“I am a full-time believer in writing habits,” said Flannery O’Connor.
Now, if you have genius, you might be able to do without them, she added. “But most of us only have talent and this is simply something that has to be assisted all the time by physical and mental habits or else it dries up and blows away.”
Ms. O’Connor wrote for two hours every day. Your habits have to conform to what you and your energy can sustain, she believed. And her energy, which was depleted by lupus, could sustain only so much time. But she let nothing interrupt those two hours. Always the same two hours in the same place.
When she sat down to write, she might have some idea of the story, but often she was following her nose. “I think you discover a good deal more in the process when you don’t have too definite ideas about what you want to do,” she explained.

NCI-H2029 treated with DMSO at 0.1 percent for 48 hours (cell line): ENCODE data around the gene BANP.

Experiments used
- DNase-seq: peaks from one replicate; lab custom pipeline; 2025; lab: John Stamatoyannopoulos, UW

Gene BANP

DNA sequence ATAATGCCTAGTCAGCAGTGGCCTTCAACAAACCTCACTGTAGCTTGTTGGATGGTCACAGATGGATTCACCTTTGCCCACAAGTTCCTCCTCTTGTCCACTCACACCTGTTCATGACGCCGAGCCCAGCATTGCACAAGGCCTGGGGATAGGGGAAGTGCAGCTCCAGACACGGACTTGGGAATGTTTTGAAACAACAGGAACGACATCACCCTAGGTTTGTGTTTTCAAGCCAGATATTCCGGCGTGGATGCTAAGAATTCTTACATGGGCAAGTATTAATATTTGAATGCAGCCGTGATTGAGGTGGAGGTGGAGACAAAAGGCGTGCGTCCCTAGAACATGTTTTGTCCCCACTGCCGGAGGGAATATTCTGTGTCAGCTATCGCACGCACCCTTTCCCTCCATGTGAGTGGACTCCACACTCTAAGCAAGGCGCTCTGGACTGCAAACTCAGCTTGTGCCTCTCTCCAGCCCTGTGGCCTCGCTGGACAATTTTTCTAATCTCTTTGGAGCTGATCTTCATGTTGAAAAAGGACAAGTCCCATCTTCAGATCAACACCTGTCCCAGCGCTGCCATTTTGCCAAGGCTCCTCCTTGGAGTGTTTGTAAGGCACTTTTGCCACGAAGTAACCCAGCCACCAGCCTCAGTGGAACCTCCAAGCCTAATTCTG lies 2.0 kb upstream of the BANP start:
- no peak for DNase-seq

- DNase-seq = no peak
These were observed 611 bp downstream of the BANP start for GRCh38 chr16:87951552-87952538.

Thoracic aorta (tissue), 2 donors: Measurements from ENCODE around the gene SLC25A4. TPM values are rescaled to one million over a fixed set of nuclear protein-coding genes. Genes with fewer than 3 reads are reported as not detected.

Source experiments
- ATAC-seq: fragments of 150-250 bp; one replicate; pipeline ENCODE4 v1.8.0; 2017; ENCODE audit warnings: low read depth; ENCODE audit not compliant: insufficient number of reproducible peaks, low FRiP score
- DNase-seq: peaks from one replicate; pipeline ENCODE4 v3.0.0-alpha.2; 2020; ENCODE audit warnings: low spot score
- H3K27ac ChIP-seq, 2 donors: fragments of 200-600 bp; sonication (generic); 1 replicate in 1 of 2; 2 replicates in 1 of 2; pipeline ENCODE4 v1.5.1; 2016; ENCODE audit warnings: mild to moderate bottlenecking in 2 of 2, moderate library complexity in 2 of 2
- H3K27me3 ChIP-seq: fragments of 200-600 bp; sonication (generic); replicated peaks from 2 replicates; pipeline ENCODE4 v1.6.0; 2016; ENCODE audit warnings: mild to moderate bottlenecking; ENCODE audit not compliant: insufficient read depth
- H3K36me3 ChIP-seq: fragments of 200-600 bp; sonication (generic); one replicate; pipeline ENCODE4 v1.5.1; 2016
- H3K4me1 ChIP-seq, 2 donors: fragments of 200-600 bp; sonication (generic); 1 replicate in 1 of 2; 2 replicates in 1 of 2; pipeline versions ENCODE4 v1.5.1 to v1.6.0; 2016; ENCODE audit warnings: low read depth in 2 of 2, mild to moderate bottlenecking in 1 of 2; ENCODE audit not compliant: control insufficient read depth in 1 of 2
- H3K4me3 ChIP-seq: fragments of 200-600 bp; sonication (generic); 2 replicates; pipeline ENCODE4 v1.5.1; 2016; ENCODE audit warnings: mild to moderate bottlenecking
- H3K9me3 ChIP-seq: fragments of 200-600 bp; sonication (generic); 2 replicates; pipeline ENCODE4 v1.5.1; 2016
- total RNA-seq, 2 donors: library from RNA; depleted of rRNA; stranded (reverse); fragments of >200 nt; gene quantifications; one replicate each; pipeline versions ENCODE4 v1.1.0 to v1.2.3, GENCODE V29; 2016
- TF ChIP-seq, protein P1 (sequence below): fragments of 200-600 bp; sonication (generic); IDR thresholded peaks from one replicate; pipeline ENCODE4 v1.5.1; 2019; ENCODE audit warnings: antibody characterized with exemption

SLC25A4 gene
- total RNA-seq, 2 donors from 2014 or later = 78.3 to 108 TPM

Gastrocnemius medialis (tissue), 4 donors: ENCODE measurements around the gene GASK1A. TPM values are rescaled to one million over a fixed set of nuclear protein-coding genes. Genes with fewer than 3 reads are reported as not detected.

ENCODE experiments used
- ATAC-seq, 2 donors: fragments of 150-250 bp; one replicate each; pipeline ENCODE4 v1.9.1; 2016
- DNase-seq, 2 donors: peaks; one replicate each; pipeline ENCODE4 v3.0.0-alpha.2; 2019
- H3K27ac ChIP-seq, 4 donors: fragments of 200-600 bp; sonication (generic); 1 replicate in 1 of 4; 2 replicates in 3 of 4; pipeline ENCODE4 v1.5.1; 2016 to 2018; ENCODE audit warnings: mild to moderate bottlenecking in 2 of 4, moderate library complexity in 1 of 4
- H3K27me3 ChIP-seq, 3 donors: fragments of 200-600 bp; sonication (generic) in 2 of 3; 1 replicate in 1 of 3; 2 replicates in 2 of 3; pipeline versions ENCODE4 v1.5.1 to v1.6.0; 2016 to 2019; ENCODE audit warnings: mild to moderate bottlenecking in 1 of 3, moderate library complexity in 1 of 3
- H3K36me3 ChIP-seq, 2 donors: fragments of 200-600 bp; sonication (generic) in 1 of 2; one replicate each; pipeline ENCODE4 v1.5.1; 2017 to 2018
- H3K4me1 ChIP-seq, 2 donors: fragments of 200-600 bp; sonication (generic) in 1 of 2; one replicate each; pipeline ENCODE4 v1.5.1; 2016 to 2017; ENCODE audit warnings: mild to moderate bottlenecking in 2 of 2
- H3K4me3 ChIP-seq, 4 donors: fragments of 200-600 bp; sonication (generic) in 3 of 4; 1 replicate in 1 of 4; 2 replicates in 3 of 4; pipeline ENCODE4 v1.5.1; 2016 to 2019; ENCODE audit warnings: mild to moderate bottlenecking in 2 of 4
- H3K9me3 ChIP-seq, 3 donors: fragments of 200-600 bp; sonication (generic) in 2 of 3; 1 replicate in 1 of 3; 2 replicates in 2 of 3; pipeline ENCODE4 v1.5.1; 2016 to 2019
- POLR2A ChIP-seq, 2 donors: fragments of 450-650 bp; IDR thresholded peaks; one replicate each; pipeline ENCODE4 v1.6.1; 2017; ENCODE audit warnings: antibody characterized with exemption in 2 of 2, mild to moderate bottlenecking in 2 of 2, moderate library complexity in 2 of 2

Ms. O’Connor might work for months on something and have to toss it all in the garbage bin. But she did not see those months as wasted time. There was something going on in us, she believed, though we may not register it on a conscious level, that makes it easier when the work does come well.
And, as she said of her writing habit, “The fact is that if you don’t sit there every day, the day it would come well, you won’t be sitting there.”